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Letter to the Editor
DOI: 10.1016/j.pulmoe.2020.05.009
Open Access
Available online 6 November 2020
For a patient with severe asthma, every day may be his last World Asthma Day
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Mário Morais-Almeidaa,b,
Corresponding author
mmoraisalmeida@netcabo.pt

Corresponding author at: Mário Morais-Almeida, Allergy Center, CUF Descobertas Hospital, Rua Mário Botas, Lisbon, 1998-018 Lisboa, Portugal.
, Helena Pitéa,b,c, Lara Pimentaa,b, Luís Araújoa,d, Carlos Nunesa,e
a Portuguese Association of Asthmatics (APA), Portugal
b Allergy Center, CUF Descobertas and CUF Infante Santo Hospital, Lisbon, Portugal
c CEDOC, Chronic Diseases Research Center, NOVA Medical School, Universidade NOVA de Lisboa, Lisbon, Portugal
d Allergy Unit, CUF Porto Hospital and Instituto CUF, Porto, Portugal
e Algarve Allergy Center, Portimão, Portugal
Received 05 May 2020
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Dear Editor,

We read carefully the interesting article of Arrobas et al “Cost-effectiveness of omalizumab in real world uncontrolled allergic asthma patients” recently published on Pulmonology.1

We congratulate the authors for considering all important aspects for patients with severe asthma. They included real world patients with asthma that do not always match with those included in randomized placebo-controlled trials;1 recognized that a significant percentage of patients have uncontrolled asthma, a rate that is particularly higher in severe asthmatic patients;2 uncontrolled asthma, especially uncontrolled severe asthma, was associated with increased direct and indirect costs,3 as previously found in our country including a representative sample of patients;2 data that come from well-designed cost-effectiveness study like this is generally not considered in national healthcare plans for asthma; the specialist-based indication for biologic drugs such as omalizumab in severe allergic persistent asthma, as in the current study, allowed the reduction of exacerbation rates and increased patients’ quality of life, at a societal acceptable cost.1,4

Nowadays, it is unacceptable to treat severe asthmatic patients with oral corticosteroids (OCS) on a daily basis or even during their almost permanent exacerbations.1,4 Therefore, we need innovative drugs. The low price of OCS opposes the very high expenses in morbidity and mortality.4

We acknowledge the authors because this study will probably give important and relevant support to our national health authorities’ decisions in severe asthma care, including our national investments. Similar to other patients with immune-related diseases, severe asthmatics from all ages have the right of equity. People living with severe asthma from all the regions must have access to treatments that, despite not being able to modify the natural history of the disease, can definitely modify their lives. Access to these treatments should be constant, even in a particularly difficult times related with the current Coronavirus Disease 2019 (COVID-19) outbreak.5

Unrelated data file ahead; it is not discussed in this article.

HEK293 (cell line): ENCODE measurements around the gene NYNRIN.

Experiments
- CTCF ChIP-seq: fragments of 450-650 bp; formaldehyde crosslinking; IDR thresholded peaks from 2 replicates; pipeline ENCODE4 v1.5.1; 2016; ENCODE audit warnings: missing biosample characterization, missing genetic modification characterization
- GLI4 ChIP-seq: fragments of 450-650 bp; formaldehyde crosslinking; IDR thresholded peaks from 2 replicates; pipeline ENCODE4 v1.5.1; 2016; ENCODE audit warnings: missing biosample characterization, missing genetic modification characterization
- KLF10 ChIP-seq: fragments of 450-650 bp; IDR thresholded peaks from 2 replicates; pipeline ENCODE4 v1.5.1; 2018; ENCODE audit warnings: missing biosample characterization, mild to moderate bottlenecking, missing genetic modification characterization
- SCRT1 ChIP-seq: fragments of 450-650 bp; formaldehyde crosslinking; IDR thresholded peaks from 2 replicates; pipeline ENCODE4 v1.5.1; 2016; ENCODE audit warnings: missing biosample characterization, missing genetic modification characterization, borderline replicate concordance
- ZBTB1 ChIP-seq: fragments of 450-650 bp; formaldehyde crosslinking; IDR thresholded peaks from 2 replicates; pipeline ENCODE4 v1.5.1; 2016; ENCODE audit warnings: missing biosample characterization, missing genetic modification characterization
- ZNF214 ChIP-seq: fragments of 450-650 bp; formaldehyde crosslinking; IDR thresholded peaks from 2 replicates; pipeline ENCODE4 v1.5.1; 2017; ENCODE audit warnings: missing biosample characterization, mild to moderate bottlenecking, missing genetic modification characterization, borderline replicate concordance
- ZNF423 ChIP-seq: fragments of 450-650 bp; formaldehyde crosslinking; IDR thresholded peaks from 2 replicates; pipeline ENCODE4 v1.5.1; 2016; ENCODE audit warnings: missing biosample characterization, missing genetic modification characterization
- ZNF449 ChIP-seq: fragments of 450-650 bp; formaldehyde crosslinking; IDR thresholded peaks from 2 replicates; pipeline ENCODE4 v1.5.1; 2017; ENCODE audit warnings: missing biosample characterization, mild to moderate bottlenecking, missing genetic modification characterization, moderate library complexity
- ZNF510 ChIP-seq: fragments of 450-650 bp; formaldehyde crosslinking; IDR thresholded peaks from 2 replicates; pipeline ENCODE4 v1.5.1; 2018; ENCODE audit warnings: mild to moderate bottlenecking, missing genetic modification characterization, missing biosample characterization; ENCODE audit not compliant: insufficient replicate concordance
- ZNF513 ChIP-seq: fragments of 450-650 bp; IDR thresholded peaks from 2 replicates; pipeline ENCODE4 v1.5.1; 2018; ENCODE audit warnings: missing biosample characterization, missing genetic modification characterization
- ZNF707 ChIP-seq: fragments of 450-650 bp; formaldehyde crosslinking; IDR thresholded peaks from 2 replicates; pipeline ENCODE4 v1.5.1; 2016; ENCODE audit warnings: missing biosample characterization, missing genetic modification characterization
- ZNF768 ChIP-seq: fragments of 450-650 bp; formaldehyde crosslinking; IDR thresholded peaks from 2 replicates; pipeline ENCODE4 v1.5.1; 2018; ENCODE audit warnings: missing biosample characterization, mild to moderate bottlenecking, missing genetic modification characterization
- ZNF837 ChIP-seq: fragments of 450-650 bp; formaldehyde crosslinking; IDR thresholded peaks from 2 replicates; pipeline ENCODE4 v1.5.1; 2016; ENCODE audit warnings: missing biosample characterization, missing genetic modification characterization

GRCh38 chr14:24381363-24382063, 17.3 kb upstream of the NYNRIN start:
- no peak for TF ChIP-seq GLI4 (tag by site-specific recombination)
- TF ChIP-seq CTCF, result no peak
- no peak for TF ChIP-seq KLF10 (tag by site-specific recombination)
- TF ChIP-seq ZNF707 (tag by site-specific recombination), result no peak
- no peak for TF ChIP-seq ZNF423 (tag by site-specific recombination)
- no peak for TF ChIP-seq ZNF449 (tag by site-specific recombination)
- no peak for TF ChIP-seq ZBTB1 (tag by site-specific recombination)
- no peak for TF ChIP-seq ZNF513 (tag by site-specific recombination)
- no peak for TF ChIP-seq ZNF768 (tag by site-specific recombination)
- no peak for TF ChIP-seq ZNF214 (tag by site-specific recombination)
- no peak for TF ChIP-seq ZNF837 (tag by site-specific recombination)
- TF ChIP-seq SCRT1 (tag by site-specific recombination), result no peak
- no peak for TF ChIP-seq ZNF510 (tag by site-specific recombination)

Patients with severe asthma are included in the high risk group for COVID-19 worse prognosis; it is time to maintain asthma under control. All treatments must be used, from inhaled corticosteroids to biologicals, as they were before the outbreak. No risk of increased viral infection susceptibility has been reported to date in previous placebo controlled trials and real world studies with omalizumab, mepolizumab, benralizumab, reslizumab and dupilumab in asthmatic patients. Regarding omalizumab, there is a possible anti-infectious effect. Thus, physicians must maintain biological treatments during the current pandemic.5

The World Asthma Day on May 5th 2020 is the first one in the COVID-19 era. Patients with severe asthma are once again concerned with COVID-19 morbidity and mortality, along with patients with other well-known chronic diseases, in particular metabolic, cardiovascular and chronic obstructive pulmonary disease.

It’s time to celebrate asthma, in a different way, but it’s time to action.

Compliance with Ethics

This study did not involve any studies in human or animal subjects performed by any of the authors.

Authorship

The named authors meet the International Committee of Medical Journal Editors (ICMJE) criteria for authorship of this manuscript, take responsibility for the integrity of the work as a whole, and have given final approval for the version to be published.

Conflicts of interest

The authors have no conflicts of interest to declare.

Reference
[1]
A. Arrobas, M.B. Barbosa, S. Rabiais, B. Vandewalle, J. Félix.
Cost-effectiveness of omalizumab in real world uncontrolled allergic asthma patients.
Pulmonology, (2020),
[2]
J.P. Barbosa, M. Ferreira-Magalhaes, A. Sa-Sousa, L.F. Azevedo, J.A. Fonseca.
Cost of asthma in Portuguese adults: a population-based, cost-of-illness study.
Rev Port Pneumol (2006), 23 (2017), pp. 323-330
[3]
C. Nunes, A.M. Pereira, M. Morais-Almeida.
Asthma costs and social impact.
Asthma Res Pract, 3 (2017), pp. 1
[4]
D. Bagnasco, M. Caminati, G. Passalacqua.
Biologicals for severe asthma: what we can learn from real-life experiences?.
Curr Opin Allergy Clin Immunol, 20 (2020), pp. 64-70
[5]
M. Morais-Almeida, R. Aguiar, B. Martin, I.J. Ansotegui, M. Ebisawa, L.K. Arruda, et al.
COVID-19, Asthma, and Biologic Therapies: What We Need to Know.
World Allergy Organ J, 13 (2020),
Copyright © 2020. Sociedade Portuguesa de Pneumologia
Pulmonology

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